CyberConnect2’s president has claimed Sony Interactive Entertainment (SIE) have policies against depicting dismemberment or missing limbs for Japanese developers.
Matsuyama was asked how the game would handle its depictions of bloodshed and dismemberment; both present in the original manga and anime. Matsuyama claims that there was a “regulatory decision regarding the expression of missing limbs;” using several licenced Shonen Jump titles as examples.
Game Spark reports that developers aim for a specific age ranger under Japan’s CERO rating system, but from there can adapt it further based on policies for the platform manufacturer; such as Nintendo for the Nintendo Switch, or SIE for PlayStation 4 and 5.
Noted examples of censorship in Japan for CyberConnect2 include characters with missing limbs having regained them; such as Minato Namikaze in the Naruto Shippuden: Ultimate Ninja Storm series.
In Naruto Shippuden: Ultimate Ninja Storm 4, Naruto and Sasuke are depicted with blackened arms, rather than lost ones. Depictions of blood were also removed compared to scenes in the manga and anime; and this change occurred in all versions of the game.
Matsuyama states “Yes. This is because the loss of limbs in characters that look human is prohibited by SIE, not CERO. Even if Minato Namikaze is a corpse resurrected by unholy reincarnation, if it looks human, it’s out.”
However, there are other examples with similar games where that has not occurred. The example given was with Dragon Ball Z: Kakarot, where Nappa cuts off Tien Shinhan’s arm remains. Matsuyama explains this was approved by SIE, and speculated it was because of “the difference in impressions between Dragon Ball and Naruto” and “the changing times.”
The move may be surprising considering other games on modern PlayStation consoles. The Last of Us Part II has depictions of dismemberment and other gruesome deaths, and Resident Evil 2 features two different versions (CERO D and Z). Even the 18+ CERO Z rated version has some gore censored.
CERO; as with other nation rating systems, have rules and regulations that can mean certain content will have a piece of media refused classification (thereby banning it from sale), or given a rating that would do so. This is likely due to the Kobe child murders of 1997, where one victim was found mutilated and beheaded in front of his school’s gates.
The aftermath of this resulted in politicians calling for more regulation against depictions of graphic violence, blaming US horror films. During their investigations, police created a list of Hollywood horror films that featured content resembling the real life murder, and created a lust of customers who rented those films from rental stores in Kobe.
This also resulted in censorship for the Japanese release of Crash Bandicoot 2: Cortex Strikes Back, launching that same year. One of Crash’s death animations when crushed has him reduced to a head and feet that waddle away. Due to the Kobe child murderer reportedly leaving his first victim’s head on a pair of shoes, this was changed to the model being made entirely flat (though still moving around).
Other prolific murder cases in Japan have also had video games, anime, and/or manga blamed for motivating the killer; such as serial killer Tsutomu Miyazaki, serial killer Takahiro Shiraishi, the “Sasebo slashing” murder, spree killer Masahiro Kanagawa, and the Akihabara massacre.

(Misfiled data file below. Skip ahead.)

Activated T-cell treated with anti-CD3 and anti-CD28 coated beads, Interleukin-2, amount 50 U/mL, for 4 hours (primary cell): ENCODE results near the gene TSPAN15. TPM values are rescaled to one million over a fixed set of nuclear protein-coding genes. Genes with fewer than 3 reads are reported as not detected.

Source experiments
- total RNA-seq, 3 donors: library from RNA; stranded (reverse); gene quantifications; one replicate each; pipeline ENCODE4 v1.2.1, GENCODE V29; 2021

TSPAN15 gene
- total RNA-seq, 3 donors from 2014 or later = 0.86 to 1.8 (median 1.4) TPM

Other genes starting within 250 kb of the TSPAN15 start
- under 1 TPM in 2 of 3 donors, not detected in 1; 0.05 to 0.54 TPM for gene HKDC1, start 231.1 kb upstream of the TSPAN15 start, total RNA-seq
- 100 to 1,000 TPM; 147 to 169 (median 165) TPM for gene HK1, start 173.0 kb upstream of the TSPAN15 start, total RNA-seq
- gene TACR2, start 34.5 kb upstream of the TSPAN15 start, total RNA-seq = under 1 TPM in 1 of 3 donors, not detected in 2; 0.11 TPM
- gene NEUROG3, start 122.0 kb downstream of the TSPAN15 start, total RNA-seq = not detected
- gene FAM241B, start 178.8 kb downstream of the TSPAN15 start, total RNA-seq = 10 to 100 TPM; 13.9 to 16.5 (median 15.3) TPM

Dismemberment being censored in Japanese releases include of The Last of Us, No More Heroes, and No More Heroes 2: Desperate Struggle. There was also the removal of blood or gore from Resistance: Fall of Man, Uncharted: Drake’s Fortune, The Witcher 3: Wild Hunt.
As several of the above games are not exclusively on PlayStation platforms, it cannot be certain whether Nintendo and Microsoft have similar policies in Japan, or when CERO have demanded censorship in order for a game to reach the developer or publisher’s aimed rating.
It should be noted in March 2019, Oxford University released a “definitive” study, declaring “no link” between violent video games, and violent tendencies in teenagers. The report aligns with the findings of several other studies already conducted before [1, 2, 3, 4, 5, 6, 7].
Some may compare this to the recent spate of censorship of sexual content of anime-styled games on PlayStation platforms; while such depictions are left untouched when the characters are in a more realistic art-style. Typically this difference occurs in Japanese and western developed games.
In late December 2018, SIE Japan Asia President Atsushi Morita stated the then recent spate of censorship of anime-styled sexual content on PlayStation 4 games had been “to meet global standards.” This censorship was seemingly forced in Japan.
SIE frequently cites global and community standards as reasons for their censorship practices. This has led to Japanese developers to release on other platforms, or create different versions.
This was the case with D3’s “Breast-Expansion Dungeon RPG“ Omega Labyrinth Life, which was released uncensored on the Nintendo Switch at launch. A censored version for the PlayStation 4 titled Labyrinth Life (omitting the “Omega” which is stylized as a busty girl in the logo) was released also at a reduced price to reflect the cut content.
The “restrictions on expression and suppressed the release of titles for Japanese users” was also cited by an analyst for the Ace Research Institute; claiming that it is “definitive” PlayStation will fall in Japan. He also claimed SIE were not realizing the region’s potential.
As seen with Naruto Shippuden: Ultimate Ninja Storm 4, this censorship intended for Japan can occur internationally. Will this extend to games with older age ratings, or if a similar act of violence that becomes well-known occurs in the west? What do you think? Sound off in the comments below!
Image: Naruto Shippuden: Ultimate Ninja Storm 4 via YouTube